Posts tagged "open-source":
I recently released my first-ever piece of commercial software, a plugin for the X-Plane flight simulator. I wrote this primarily to scratch my own itch, but thought other users might like it, too, so I put it up on the store. What struck me however, were the stark difference between the kinds of responses I got to this, as compared to my open source projects: They were astonishingly, resoundingly, positive!
You see, I have a bunch of open source projects, with a few thousand downloads per month, and a dozen or so issues on Github per week. Most of my interactions with my users are utilitarian, and efficient. Someone reports a bug or asks for help, I ask for clarification or a pull request, we iterate a few times until the issue is resolved. The process is mechanical and the tone of our conversation is equally unemotional. This is as it should be.
After having released my flight simulator plugin, however, people thanked me! They congratulated me! They extolled about the greatness of what I had built! And they did this despite the fact that the initial release had quite a few major bugs, and even flat-out did not work for some people. Yet even people who couldn't get it to work were grateful for my help in resolving their issue!
This blew my mind, in comparison with the drab "I found a bug", "Could you implement…" I was used to from my open source work. There, the feedback I got was mostly neutral (bug reports, feature requests), and sometimes even negative ("You broke something!"). So I release my software for free, as a gift, and get average-negative feedback. My commercial work, in contrast, costs money, and yet the feedback I get is resoundingly positive! I can not overstate how motivating it is to get praise, and love, from my users.
I think this is a huge problem for our Open Source community. I had my run-ins with burnout, when all the pull requests came to be too much, and I started dreading the little notification icon on Github. And I think the negativity inherent in bug reports and feature requests has a huge part to do with this. In the future, I will try to add more praise to my bug reports from now on, just to put things into perspective.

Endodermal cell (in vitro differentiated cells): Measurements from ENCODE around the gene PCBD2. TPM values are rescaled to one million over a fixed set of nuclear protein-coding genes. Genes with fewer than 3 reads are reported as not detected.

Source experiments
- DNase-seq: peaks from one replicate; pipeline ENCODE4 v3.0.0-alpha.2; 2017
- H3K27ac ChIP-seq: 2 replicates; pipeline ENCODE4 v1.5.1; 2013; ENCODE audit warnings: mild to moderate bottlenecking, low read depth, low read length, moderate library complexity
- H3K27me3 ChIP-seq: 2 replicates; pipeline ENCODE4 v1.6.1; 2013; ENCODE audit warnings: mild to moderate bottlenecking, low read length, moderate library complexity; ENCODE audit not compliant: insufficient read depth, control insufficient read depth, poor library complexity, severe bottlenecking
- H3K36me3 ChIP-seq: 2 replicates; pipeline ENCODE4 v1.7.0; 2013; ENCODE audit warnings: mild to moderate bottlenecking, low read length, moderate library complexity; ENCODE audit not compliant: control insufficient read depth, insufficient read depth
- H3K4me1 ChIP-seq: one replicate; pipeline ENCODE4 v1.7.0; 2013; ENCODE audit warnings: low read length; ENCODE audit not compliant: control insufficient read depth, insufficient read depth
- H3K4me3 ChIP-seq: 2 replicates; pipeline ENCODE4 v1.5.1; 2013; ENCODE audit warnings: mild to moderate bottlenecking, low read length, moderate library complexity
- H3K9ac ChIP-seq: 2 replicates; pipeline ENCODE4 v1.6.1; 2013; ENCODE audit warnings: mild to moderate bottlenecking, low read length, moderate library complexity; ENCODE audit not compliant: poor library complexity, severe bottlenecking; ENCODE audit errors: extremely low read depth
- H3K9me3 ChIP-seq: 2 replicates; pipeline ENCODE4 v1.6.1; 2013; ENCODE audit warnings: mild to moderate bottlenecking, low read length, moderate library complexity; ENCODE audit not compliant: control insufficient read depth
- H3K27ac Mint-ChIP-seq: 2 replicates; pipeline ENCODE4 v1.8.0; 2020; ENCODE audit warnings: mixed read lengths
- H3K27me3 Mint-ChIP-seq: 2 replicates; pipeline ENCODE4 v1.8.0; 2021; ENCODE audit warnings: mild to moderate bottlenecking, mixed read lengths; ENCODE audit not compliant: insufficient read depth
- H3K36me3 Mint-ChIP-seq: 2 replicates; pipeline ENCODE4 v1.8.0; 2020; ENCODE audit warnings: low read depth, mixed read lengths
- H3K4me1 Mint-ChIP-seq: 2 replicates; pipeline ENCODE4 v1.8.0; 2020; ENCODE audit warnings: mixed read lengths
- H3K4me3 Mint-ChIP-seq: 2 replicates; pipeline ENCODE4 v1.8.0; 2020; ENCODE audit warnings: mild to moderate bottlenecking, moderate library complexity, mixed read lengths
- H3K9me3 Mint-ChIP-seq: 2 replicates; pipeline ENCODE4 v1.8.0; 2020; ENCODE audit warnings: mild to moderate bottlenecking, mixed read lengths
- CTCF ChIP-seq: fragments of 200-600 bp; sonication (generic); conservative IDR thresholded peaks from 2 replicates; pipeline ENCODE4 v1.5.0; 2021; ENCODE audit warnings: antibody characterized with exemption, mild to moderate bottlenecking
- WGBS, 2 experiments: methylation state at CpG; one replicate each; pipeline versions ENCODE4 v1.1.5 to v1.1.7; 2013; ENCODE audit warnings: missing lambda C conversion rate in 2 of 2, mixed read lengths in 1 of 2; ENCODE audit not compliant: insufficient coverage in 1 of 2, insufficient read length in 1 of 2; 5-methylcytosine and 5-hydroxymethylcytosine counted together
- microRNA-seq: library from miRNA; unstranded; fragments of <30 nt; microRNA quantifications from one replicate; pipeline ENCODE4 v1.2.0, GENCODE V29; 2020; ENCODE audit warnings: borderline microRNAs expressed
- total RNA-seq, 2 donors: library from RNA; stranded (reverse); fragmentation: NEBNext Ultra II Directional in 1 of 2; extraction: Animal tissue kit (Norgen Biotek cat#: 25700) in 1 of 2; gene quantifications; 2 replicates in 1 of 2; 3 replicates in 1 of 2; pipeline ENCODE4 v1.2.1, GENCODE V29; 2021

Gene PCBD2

But I think we should go further than that. We should create tools for praising stuff, beyond the impersonal Stars on Github. We should be able to write reviews on Github, and recommendations, and blog posts about cool libraries we find.
I recently got my first github issue that was just a thank-you note. I loved it! We need more positivity like that.
I am a mostly self-taught programmer. Apart from a few programming side jobs at the university, I have been programming professionally for the last two and a half years.
About two years ago, we wanted to buy a Matlab license for our company. However, our investors declined for dubious reasons. So I started looking for alternatives. Inspired by a good friend (thank you, Marc), I looked into Python. Python has this brilliant environment for numpy scipy and matplotlib that, for my particular purposes, rivals Matlab.
However, just like Matlab, Python lacked a way of playing real time audio out of the box. At the university, we used Playrec for that purpose, which implements PortAudio bindings for Matlab. Luckily, there was a similar package available for Python, called PyAudio.
But, it had one crucial flaw: it only implemented blocking-mode audio I/O, so not much luck for my real time requirements. (Blocking mode means that whenever you want to play some audio, you have to wait until the piece of audio finishes playing before you can begin to play the next piece or do some computation. Clearly, you can not process audio while it is playing with such a scheme). After a lot of research, I figured that my best bet would be to dive in and add non blocking I/O to PyAudio.
At the time, I knew nothing of the Python C API (or Python, really), so those first attempts were riddled with subtle bugs and memory leaks. Nevertheless, it got the job done. I could play back audio in real time using Python!
This was a revelation to me: I could not only use a piece of software, I could also change it and mold it to my special needs!
Thus, I put up my changes on github and emailed the PyAudio maintainer. While the maintainer at the time did not have the time to incorporate my changes into the official PyAudio distribution, a few people discovered my version of it on github and contributed to it!
This, again, was a revelation to me: Not only could I change stuff other people did, wonderful people from around the world could collaborate and help each other. It always gave me a warm feeling of appreciation when some stranger on the internet chose to work with me!
Then, finally, I decided to take the plunge to Python 3. The main obstacle for this was that PyAudio did not support Python 3. So, again, I dove in and figured out how to make it compatible with Python 3. Again, I put the changes up on github and emailed the official PyAudio maintainer. This time, he took immediate notice and we started working on an official release of PyAudio including Python 3 support and non-blocking I/O.
And during those weeks, I had my third, and biggest, revelation about Open Source Software: The PyAudio maintainer is a brilliant mind, and I was humbled to find that I could learn a lot from this man.
By working on Open Source Software, you can work with really smart people, and learn from them. And the fruits of that labor can serve as instructions to yet more people to learn from.